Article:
U.P. COVID-19 community town hall series continues as Michigan COVID-19 cases increase

HOUGHTON — As COVID-19 cases decline nationwide, Michigan has seen a steady increase in cases since July. To help keep community members informed, Michigan Tech University continues to deliver a virtual U.P. COVID-19 Town Halls Series. Organized by the Health Research Institute, the 60-minute Town Halls are broadcasted live on Zoom, Facebook Live, and 97.7 The Wolf (WOLV-FM) the final Thursday of each month.

Over the course of the series, moderated by professors Steven Elmer and Kelly Kamm from the Department of Kinesiology and Integrative Physiology, clinicians, public health officials, researchers, and community experts have discussed a range of pandemic-related issues and answered questions from the community. The goal of the series is to increase community awareness about COVID-19 and how it impacts health and society.

The most recent Town Hall focused on the “Lessons learned during the pandemic.” The speaker panel included Pete Baril, director of Community Planning and Preparedness at the Western UP Health Department, Karl Meingast, manager of the Michigan Tech COVID-19 Testing Laboratory, John Clements, assistant professor in the Division of Public Health at Michigan State University, Erich Petushek, assistant professor in the Department of Cognitive and Learning Science at Michigan Tech, and Joshua Vissers, editor of the Late Edition.

Clements explained that public health interventions such as mask wearing, quarantining, contact tracing, and vaccinations are not new and in fact have been used effectively for centuries. Indeed, quarantining and contact tracing have been documented as far back as the Bubonic Plague in the 1300’s and are used today to protect the health of our communities from certain infectious diseases. Vaccinations for small pox helped play a role in defeating the British during the Revolutionary War. Reluctance to wearing masks and mass gathering restrictions were also prevalent during the 1918 Spanish Flu. Fast forward to the onset of the COVID-19 pandemic in 2020, Michigan Tech setup a COVID-19 Testing Laboratory to meet the testing demands of the Western Upper Peninsula. A key factor to reduce spread of COVID-19 in a community is the speed at which the test results are provided. Meingast indicated that the laboratory has performed over 35,000 tests to service both the campus and broader community. Earlier this year, both houses of the Michigan Legislature and Gov. Gretchen Whitmer and Lt. Gov. Garlin Gilchrist II recognized the Michigan Tech COVID-19 Testing Laboratory for its contributions to community health and safety.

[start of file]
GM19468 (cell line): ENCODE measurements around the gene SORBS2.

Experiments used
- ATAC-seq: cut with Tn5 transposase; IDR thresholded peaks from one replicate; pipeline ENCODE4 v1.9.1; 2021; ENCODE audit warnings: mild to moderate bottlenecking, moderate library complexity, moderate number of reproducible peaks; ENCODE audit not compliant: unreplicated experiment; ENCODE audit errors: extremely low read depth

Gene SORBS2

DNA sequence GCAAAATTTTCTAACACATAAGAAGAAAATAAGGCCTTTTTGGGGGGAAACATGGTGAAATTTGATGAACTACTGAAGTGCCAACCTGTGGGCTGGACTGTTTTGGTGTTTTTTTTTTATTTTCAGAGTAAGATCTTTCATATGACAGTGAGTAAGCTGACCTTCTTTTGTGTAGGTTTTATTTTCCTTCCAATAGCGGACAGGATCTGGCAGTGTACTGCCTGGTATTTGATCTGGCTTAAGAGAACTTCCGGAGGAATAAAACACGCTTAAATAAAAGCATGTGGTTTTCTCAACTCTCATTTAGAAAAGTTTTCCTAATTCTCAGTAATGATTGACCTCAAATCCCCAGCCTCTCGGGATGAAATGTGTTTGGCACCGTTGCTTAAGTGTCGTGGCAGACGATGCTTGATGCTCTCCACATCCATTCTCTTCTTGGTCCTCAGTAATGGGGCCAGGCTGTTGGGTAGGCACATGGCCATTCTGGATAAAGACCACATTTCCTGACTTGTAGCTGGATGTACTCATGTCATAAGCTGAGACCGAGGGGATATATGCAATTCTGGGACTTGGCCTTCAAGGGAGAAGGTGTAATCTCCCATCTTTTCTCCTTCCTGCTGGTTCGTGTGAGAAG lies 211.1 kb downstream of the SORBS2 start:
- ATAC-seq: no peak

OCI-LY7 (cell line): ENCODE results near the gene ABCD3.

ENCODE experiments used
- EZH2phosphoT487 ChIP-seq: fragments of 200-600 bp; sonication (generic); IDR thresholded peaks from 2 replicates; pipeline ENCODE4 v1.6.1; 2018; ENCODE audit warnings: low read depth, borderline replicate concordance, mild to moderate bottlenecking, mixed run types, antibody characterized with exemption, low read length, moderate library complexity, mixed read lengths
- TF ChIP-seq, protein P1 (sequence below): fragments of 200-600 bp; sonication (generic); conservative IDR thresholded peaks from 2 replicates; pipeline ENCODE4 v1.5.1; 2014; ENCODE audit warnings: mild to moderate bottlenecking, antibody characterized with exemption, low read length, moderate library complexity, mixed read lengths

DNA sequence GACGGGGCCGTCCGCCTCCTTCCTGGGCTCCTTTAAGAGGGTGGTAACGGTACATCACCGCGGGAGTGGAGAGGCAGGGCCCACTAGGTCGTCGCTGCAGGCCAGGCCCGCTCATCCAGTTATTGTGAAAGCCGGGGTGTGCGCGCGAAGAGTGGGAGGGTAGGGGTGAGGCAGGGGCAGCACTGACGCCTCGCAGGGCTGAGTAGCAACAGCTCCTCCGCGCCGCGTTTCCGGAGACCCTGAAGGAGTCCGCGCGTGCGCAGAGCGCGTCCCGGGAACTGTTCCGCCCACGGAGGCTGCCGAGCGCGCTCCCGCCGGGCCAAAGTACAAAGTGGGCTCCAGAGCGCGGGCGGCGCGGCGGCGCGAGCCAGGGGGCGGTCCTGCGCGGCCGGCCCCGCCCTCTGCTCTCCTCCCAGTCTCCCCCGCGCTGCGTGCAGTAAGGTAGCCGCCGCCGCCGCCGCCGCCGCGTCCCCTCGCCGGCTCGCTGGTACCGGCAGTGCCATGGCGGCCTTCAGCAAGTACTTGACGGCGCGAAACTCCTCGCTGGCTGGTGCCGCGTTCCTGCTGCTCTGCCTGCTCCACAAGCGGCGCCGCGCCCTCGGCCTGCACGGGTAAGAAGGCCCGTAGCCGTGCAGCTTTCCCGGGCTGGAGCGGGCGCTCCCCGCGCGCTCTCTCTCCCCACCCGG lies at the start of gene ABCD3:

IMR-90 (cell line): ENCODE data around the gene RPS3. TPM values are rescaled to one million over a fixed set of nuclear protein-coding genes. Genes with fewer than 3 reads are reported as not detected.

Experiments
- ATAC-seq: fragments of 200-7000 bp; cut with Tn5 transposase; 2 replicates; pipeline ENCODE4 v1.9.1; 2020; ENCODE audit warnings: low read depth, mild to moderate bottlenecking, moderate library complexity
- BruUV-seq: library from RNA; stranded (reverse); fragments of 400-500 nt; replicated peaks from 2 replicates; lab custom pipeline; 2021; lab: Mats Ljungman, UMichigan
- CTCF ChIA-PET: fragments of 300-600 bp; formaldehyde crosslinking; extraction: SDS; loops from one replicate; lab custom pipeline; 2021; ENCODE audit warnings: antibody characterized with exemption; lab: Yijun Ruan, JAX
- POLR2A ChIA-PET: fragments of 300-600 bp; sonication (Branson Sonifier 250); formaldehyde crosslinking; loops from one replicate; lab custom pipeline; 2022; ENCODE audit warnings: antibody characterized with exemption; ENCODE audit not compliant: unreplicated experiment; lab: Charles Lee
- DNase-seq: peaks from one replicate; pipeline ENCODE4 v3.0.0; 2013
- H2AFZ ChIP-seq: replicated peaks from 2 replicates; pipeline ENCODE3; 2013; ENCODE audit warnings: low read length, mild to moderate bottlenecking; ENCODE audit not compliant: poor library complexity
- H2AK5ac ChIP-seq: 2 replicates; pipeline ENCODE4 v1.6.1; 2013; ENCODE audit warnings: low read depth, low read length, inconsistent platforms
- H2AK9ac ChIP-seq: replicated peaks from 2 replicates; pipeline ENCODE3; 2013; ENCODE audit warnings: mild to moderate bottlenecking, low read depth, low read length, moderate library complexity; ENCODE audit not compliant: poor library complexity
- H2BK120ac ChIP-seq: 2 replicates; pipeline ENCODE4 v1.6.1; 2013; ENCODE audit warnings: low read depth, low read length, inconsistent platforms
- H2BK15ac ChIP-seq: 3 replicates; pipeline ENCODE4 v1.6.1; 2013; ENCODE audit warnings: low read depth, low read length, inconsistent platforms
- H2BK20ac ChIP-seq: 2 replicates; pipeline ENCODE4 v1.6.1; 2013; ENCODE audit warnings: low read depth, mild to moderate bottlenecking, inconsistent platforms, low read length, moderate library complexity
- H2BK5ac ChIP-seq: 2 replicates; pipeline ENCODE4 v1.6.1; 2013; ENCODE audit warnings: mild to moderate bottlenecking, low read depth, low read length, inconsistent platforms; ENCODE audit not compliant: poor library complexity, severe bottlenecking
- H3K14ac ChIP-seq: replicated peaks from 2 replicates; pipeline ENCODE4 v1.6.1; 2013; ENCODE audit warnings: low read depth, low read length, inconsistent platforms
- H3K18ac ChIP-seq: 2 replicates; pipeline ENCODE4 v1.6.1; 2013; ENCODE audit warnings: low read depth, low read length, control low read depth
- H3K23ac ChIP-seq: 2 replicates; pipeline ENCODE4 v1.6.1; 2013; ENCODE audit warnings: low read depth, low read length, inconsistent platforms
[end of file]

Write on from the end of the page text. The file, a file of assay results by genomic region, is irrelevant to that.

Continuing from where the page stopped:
Another important message for the community centered around health information. Due to the rapidly involving nature of the pandemic and amount of misinformation circulating it can be difficult to keep up and stay informed. Vissers encouraged community members to consume a healthy amount of news, not too much and not too little, and be aware of where the news is coming from. Websites that end in .gov, .edu. and .org have more credibility that those websites that end in .com websites which include social media.

Since starting the virtual COVID-19 Town Hall Series in September of 2020, over 100 trusted experts from the community have participated in 20 Town Halls. All of the Town Halls are recorded, archived, and can be viewed on the Health Research Institute website and YouTube Channel. Each Town Hall is also re-broadcasted the Sunday after each live broadcast on ABC 10 at 12 p.m. ET. An in-depth look at the many facets of the COVID-19 pandemic will take place next on Oct. 28 at 7 p.m. The continuation of the Town Hall Series is in response to the US Surgeon General’s Advisory Statement to Build a Healthy Information Environment which tasks educators, researchers, and health professionals to confront health misinformation and help improve the quality of health information so that community members can make informed decisions about their health and the health of their family and community.

The U.P. COVID-19 Town Hall Series is made possible through support from numerous community and professional organizations including UP Health System-Portage, Aspirus, Aspirus Iron Area Health Foundation, Upper Peninsula Power Company, MTEC Smart Zone, Physiological Society, and Michigan Health Endowment Fund.

For more information on the U.P. COVID-19 Town Hall Series, please visit https://www.mtu.edu/health-research/covid19townhall/


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